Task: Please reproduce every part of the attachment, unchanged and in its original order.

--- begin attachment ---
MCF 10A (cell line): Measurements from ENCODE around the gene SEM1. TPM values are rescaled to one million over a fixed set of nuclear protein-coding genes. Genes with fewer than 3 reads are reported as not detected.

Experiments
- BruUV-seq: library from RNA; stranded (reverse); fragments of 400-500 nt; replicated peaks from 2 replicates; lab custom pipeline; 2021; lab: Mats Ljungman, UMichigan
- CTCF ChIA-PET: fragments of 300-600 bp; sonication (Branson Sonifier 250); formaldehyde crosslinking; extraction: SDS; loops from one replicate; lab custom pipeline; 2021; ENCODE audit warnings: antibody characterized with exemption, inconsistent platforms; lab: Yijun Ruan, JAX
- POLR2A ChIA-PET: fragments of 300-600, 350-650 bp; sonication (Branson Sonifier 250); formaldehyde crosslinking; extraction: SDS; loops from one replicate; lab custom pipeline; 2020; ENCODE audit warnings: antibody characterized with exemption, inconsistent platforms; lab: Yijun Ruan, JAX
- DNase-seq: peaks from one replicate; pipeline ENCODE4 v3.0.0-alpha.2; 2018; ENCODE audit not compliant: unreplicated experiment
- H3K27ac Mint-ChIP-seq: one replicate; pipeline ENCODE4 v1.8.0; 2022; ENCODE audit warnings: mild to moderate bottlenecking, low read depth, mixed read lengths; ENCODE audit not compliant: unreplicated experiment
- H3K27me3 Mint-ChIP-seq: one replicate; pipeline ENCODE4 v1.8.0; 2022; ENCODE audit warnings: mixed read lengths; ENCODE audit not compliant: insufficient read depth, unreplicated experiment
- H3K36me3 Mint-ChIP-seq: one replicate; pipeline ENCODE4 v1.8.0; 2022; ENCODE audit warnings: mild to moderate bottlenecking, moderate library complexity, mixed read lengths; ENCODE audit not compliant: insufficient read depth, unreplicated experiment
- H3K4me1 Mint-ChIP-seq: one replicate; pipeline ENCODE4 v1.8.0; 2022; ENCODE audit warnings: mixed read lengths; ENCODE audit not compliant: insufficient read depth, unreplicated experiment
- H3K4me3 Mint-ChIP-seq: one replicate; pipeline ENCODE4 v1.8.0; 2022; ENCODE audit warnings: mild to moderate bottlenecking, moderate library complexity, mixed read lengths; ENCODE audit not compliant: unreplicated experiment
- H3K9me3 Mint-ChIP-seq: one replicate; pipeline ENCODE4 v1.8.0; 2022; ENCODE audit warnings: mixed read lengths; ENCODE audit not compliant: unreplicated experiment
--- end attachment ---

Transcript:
MCF 10A (cell line): Measurements from ENCODE around the gene SEM1. TPM values are rescaled to one million over a fixed set of nuclear protein-coding genes. Genes with fewer than 3 reads are reported as not detected.

Experiments
- BruUV-seq: library from RNA; stranded (reverse); fragments of 400-500 nt; replicated peaks from 2 replicates; lab custom pipeline; 2021; lab: Mats Ljungman, UMichigan
- CTCF ChIA-PET: fragments of 300-600 bp; sonication (Branson Sonifier 250); formaldehyde crosslinking; extraction: SDS; loops from one replicate; lab custom pipeline; 2021; ENCODE audit warnings: antibody characterized with exemption, inconsistent platforms; lab: Yijun Ruan, JAX
- POLR2A ChIA-PET: fragments of 300-600, 350-650 bp; sonication (Branson Sonifier 250); formaldehyde crosslinking; extraction: SDS; loops from one replicate; lab custom pipeline; 2020; ENCODE audit warnings: antibody characterized with exemption, inconsistent platforms; lab: Yijun Ruan, JAX
- DNase-seq: peaks from one replicate; pipeline ENCODE4 v3.0.0-alpha.2; 2018; ENCODE audit not compliant: unreplicated experiment
- H3K27ac Mint-ChIP-seq: one replicate; pipeline ENCODE4 v1.8.0; 2022; ENCODE audit warnings: mild to moderate bottlenecking, low read depth, mixed read lengths; ENCODE audit not compliant: unreplicated experiment
- H3K27me3 Mint-ChIP-seq: one replicate; pipeline ENCODE4 v1.8.0; 2022; ENCODE audit warnings: mixed read lengths; ENCODE audit not compliant: insufficient read depth, unreplicated experiment
- H3K36me3 Mint-ChIP-seq: one replicate; pipeline ENCODE4 v1.8.0; 2022; ENCODE audit warnings: mild to moderate bottlenecking, moderate library complexity, mixed read lengths; ENCODE audit not compliant: insufficient read depth, unreplicated experiment
- H3K4me1 Mint-ChIP-seq: one replicate; pipeline ENCODE4 v1.8.0; 2022; ENCODE audit warnings: mixed read lengths; ENCODE audit not compliant: insufficient read depth, unreplicated experiment
- H3K4me3 Mint-ChIP-seq: one replicate; pipeline ENCODE4 v1.8.0; 2022; ENCODE audit warnings: mild to moderate bottlenecking, moderate library complexity, mixed read lengths; ENCODE audit not compliant: unreplicated experiment
- H3K9me3 Mint-ChIP-seq: one replicate; pipeline ENCODE4 v1.8.0; 2022; ENCODE audit warnings: mixed read lengths; ENCODE audit not compliant: unreplicated experiment